“You realize that something like this can happen and I was surprised when it did happen,” Pettit explained before launching on STS-113. “The training programs here are good, so there’s no surprises in terms of the skills needed and the tasks that are going to be asked of me to do.” To Pettit, it validated the importance of having backup crews for long-duration ISS expeditions. For his crewmates, exchanging one member posed few difficulties. “I already knew a lot about Don Pettit, because he lived in the cottage next door to me,” remembered Bowersox. “We walked to class every day, we spent some time in classes together, we had meals together. It wasn’t just a complete, cold switch to a new person on the crew, and on a long-duration flight that’s really important, because we’re going to be spending a lot of time together in very close quarters on-orbit.”
Launched on 23 November, Endeavour docked at the ISS two days later, and for Pettit it seemed that his career had come full-circle, from his 13 years at a National Laboratory in New Mexico to this posting at a National Laboratory in low-Earth orbit. In addition to his nominal workload as Expedition 6 Science Officer, Pettit found fame through his impromptu “Saturday Morning Science” sessions. Original plans called for the crew to remain aloft for about 110 days, through mid-March 2003, whereupon they would be exchanged for Expedition 7 and return to Earth aboard Shuttle Atlantis on STS-114. However, the tragic loss of Columbia on 1 February grounded the shuttle fleet for more than two years, and NASA found itself wholly reliant upon Russia to deliver crews to and from the orbital outpost. Expedition 7 was launched on 26 April, and Bowersox, Budarin, and Pettit returned home aboard the Soyuz TMA-1 spacecraft on 4 May, after 161 days in orbit.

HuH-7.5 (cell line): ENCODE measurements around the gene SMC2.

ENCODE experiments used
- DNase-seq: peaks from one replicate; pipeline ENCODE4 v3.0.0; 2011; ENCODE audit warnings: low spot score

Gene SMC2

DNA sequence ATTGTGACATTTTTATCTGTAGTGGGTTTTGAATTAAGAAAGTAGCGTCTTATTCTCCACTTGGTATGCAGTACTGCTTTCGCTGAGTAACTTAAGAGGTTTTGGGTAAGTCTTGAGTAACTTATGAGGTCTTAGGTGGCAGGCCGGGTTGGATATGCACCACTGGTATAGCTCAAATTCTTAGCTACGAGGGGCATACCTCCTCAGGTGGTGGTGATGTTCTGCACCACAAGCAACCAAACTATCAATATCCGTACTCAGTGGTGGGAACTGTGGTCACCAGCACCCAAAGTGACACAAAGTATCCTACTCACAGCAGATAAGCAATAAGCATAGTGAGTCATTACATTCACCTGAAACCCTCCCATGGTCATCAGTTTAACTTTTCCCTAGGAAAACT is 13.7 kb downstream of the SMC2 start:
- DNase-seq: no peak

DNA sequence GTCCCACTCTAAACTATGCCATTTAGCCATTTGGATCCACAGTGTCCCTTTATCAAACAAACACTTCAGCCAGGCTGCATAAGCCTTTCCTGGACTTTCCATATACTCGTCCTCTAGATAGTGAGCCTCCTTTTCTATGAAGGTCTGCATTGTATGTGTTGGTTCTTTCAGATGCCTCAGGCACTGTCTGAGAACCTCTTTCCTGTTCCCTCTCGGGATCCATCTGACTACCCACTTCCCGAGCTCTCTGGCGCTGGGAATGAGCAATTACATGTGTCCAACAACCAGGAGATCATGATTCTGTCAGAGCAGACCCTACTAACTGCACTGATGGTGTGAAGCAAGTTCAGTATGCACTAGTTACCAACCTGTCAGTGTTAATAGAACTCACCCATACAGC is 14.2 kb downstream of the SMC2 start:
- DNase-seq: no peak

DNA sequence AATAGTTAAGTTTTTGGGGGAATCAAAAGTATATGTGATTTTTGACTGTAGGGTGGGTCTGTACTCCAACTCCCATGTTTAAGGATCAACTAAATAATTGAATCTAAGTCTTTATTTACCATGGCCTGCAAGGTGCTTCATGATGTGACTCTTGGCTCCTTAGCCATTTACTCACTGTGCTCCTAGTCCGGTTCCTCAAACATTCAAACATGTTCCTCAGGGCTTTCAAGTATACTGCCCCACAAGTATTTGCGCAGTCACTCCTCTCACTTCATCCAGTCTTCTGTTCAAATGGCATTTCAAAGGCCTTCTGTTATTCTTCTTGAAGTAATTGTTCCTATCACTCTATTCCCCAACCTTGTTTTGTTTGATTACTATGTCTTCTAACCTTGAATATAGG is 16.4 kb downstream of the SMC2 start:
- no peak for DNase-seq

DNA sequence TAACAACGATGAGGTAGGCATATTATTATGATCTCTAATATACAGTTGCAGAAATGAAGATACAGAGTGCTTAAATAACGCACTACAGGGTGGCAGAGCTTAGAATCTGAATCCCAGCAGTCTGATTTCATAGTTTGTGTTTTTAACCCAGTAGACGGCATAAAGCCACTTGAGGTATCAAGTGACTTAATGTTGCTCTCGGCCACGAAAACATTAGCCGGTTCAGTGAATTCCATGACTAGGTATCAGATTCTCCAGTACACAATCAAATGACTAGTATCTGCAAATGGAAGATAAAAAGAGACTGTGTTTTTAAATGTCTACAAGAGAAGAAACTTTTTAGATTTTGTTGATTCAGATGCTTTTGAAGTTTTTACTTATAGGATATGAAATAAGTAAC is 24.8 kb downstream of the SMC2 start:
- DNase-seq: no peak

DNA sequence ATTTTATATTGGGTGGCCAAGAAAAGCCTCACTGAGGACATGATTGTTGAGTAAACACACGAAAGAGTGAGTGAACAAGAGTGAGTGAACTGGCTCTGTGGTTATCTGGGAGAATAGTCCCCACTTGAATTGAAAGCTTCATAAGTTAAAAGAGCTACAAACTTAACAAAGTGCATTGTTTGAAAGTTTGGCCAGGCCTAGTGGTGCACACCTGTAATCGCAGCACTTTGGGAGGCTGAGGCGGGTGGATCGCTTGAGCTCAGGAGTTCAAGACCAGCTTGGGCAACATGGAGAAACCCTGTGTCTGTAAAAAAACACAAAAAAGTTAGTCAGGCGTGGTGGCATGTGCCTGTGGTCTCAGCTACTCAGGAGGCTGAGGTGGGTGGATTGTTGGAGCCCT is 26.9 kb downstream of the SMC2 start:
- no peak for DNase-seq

Their landing, however, was far from nominal. A technical malfunction caused the Soyuz control system to adopt a high-G ballistic re-entry, and the descent module, bearing the three men, touched down about 300 miles (480 km) off-target. Communications were also temporarily lost with the crew when one antenna was torn away during the descent and another pair failed to deploy correctly. It was particularly harrowing, as it occurred a mere three months since the destruction of Columbia during re-entry. Pettit knew that the parachute-assisted touchdown would produce a “big thump,” regardless, but noted that “there was sufficient crosswind that after the big thump, we went roll, roll, roll, roll, and we ended up about a hundred feet from where we landed, on our side, and I was the equivalent of being strapped in a chair on the ceiling!”
Bowersox and Pettit jointly became the first American astronauts to return from space aboard a Soyuz. Despite the trauma of Columbia, Expedition 6 had proven highly successful, and during its 5.5-month span the two U.S. members of the crew completed a pair of EVAs to continue ISS construction and maintenance tasks. They first ventured outside the station for almost seven hours on 15 January 2003, to outfit and activate the newly arrived P-1 truss segment, then performed their second spacewalk on 8 April, in which they spent 6.5 hours reconfiguring power connections, providing a second power source for a Control Moment Gyroscope (CMG), and tending to other tasks. Bowersox and Pettit’s two EVAs totaled 13 hours and 17 minutes and marked the only spacewalks performed in 2003.